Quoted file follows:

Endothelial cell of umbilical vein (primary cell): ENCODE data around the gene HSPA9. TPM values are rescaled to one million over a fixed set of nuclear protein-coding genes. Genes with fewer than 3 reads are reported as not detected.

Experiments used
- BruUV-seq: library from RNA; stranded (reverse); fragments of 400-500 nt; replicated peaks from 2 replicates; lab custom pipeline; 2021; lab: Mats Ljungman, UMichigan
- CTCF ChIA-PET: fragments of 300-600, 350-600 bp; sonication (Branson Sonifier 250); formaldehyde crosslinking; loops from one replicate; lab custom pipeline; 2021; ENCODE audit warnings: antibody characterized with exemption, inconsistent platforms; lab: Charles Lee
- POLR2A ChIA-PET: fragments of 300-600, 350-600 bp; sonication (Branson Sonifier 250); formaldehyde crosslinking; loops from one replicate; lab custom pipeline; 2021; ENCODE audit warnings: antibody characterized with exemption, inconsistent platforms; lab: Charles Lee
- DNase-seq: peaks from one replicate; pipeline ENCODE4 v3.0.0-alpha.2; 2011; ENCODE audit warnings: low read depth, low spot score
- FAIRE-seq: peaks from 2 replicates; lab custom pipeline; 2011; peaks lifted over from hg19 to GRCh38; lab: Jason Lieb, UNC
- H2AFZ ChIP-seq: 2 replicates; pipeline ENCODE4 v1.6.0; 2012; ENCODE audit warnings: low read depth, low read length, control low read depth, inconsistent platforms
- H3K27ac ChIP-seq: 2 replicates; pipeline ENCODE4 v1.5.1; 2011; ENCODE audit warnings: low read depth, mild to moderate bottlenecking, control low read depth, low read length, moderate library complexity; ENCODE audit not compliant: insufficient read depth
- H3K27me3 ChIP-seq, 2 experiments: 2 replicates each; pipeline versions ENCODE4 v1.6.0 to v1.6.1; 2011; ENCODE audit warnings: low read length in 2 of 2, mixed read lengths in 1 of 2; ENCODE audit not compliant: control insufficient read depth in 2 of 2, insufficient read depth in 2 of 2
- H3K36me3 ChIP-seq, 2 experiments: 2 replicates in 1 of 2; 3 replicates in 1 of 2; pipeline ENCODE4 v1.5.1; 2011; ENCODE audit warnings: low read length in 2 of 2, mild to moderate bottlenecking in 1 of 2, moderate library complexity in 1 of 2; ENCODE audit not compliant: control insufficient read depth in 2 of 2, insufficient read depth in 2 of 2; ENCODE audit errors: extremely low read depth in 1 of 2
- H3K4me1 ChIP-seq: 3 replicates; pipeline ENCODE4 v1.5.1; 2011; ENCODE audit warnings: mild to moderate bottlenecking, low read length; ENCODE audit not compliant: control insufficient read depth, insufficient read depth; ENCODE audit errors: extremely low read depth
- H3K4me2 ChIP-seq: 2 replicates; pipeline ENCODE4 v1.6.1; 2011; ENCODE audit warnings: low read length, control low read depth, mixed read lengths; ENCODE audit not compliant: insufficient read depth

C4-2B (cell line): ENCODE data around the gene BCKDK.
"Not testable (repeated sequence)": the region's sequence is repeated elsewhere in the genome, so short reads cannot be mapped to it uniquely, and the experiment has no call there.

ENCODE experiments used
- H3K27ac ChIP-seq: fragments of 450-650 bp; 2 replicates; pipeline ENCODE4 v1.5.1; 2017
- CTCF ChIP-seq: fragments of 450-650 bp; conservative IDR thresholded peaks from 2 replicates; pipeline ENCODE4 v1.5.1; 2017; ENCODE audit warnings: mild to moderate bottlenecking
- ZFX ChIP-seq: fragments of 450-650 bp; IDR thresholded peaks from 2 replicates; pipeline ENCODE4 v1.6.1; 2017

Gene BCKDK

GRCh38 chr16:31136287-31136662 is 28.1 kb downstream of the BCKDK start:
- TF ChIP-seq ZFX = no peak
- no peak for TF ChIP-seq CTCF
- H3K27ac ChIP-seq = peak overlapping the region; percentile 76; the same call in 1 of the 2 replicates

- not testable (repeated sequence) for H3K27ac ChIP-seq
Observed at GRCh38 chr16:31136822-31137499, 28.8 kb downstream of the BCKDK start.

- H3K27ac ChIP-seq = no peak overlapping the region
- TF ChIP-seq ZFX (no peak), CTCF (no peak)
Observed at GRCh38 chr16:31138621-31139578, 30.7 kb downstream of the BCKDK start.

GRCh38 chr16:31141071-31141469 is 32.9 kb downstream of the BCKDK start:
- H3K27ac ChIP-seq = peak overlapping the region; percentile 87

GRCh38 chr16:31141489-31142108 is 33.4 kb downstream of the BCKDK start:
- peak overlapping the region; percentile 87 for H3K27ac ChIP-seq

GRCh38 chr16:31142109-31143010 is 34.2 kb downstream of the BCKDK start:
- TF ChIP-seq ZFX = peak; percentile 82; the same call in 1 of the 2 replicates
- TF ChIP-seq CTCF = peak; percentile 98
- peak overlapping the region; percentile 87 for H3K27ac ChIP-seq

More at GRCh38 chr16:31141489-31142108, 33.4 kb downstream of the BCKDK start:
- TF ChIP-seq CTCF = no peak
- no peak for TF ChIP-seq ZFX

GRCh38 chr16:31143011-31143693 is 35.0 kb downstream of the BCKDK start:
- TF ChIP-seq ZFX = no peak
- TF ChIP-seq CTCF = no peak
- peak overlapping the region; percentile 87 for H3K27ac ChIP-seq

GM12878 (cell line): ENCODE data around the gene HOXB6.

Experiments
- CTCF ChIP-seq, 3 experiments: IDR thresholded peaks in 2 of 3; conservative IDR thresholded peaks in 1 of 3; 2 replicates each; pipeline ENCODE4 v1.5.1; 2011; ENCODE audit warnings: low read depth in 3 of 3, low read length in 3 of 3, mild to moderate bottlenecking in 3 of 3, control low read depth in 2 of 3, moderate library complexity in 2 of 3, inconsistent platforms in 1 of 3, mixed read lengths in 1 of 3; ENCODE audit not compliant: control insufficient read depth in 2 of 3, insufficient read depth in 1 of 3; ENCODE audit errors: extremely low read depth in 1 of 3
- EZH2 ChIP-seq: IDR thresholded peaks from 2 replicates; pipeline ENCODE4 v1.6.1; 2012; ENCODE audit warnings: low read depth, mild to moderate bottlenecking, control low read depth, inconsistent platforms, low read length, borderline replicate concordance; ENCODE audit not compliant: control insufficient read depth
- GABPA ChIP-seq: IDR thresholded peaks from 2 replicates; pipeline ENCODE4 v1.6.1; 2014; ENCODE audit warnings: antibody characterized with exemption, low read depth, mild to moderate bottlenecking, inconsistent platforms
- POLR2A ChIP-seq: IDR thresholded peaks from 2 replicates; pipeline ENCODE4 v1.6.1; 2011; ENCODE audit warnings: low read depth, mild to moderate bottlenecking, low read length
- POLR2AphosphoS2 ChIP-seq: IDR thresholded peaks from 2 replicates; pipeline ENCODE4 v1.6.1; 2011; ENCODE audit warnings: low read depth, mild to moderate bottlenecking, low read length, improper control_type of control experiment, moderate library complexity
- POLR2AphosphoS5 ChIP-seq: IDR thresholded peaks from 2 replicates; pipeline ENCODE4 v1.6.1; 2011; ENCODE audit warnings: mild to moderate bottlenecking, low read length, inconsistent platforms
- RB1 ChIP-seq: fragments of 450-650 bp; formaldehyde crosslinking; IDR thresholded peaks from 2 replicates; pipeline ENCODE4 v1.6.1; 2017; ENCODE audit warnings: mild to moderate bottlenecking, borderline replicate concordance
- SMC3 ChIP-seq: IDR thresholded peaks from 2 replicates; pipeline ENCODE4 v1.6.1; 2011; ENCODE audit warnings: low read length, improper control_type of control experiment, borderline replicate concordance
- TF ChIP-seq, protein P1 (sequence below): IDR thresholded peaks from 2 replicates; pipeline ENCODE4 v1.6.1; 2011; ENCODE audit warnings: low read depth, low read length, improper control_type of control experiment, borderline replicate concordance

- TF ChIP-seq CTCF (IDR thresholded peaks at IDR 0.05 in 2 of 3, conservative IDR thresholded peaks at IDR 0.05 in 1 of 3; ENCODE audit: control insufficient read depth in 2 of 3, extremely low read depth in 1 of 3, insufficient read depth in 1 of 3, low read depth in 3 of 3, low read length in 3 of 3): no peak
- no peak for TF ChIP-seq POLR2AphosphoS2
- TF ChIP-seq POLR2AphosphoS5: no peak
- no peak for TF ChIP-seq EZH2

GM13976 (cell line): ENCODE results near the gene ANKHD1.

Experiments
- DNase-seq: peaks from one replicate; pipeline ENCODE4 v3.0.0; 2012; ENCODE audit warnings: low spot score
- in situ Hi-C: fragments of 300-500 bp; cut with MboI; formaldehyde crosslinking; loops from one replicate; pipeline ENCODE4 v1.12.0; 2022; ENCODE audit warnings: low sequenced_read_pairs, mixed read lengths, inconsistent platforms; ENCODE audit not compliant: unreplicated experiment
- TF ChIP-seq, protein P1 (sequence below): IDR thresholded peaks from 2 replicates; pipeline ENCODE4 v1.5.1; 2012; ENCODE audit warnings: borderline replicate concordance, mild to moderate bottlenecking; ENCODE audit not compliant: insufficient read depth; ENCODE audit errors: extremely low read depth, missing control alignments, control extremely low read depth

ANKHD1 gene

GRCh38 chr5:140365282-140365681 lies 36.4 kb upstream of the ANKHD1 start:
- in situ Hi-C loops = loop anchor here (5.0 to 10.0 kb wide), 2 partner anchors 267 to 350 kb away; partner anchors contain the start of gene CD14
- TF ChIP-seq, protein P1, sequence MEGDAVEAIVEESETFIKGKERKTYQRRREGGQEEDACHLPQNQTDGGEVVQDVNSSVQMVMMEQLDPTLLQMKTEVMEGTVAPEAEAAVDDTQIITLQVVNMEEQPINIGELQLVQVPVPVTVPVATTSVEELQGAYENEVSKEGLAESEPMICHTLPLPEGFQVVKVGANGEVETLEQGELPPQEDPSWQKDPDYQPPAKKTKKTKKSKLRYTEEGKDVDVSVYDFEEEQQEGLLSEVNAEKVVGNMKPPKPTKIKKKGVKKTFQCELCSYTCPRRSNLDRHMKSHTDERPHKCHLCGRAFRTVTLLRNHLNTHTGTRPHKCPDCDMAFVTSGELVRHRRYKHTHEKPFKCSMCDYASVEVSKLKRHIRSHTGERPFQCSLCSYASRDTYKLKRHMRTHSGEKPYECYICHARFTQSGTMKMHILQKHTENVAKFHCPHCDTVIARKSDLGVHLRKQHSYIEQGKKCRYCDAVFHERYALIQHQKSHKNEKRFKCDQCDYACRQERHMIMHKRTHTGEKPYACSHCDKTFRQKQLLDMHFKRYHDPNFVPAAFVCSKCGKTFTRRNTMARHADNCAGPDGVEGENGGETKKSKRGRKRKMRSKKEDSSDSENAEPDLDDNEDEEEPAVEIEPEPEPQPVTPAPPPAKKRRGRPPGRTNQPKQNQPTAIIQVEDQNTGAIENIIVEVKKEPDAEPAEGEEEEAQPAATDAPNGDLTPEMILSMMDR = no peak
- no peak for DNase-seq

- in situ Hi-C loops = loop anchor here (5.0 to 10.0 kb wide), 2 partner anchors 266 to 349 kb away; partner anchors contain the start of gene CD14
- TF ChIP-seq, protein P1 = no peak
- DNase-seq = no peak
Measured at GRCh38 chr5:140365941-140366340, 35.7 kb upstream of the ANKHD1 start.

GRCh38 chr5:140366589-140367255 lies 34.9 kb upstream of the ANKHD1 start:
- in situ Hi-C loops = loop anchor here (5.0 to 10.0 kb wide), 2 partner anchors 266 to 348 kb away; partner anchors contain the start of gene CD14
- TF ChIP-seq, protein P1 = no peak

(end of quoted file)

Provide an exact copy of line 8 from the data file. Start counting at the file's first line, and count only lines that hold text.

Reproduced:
- H2AFZ ChIP-seq: 2 replicates; pipeline ENCODE4 v1.6.0; 2012; ENCODE audit warnings: low read depth, low read length, control low read depth, inconsistent platforms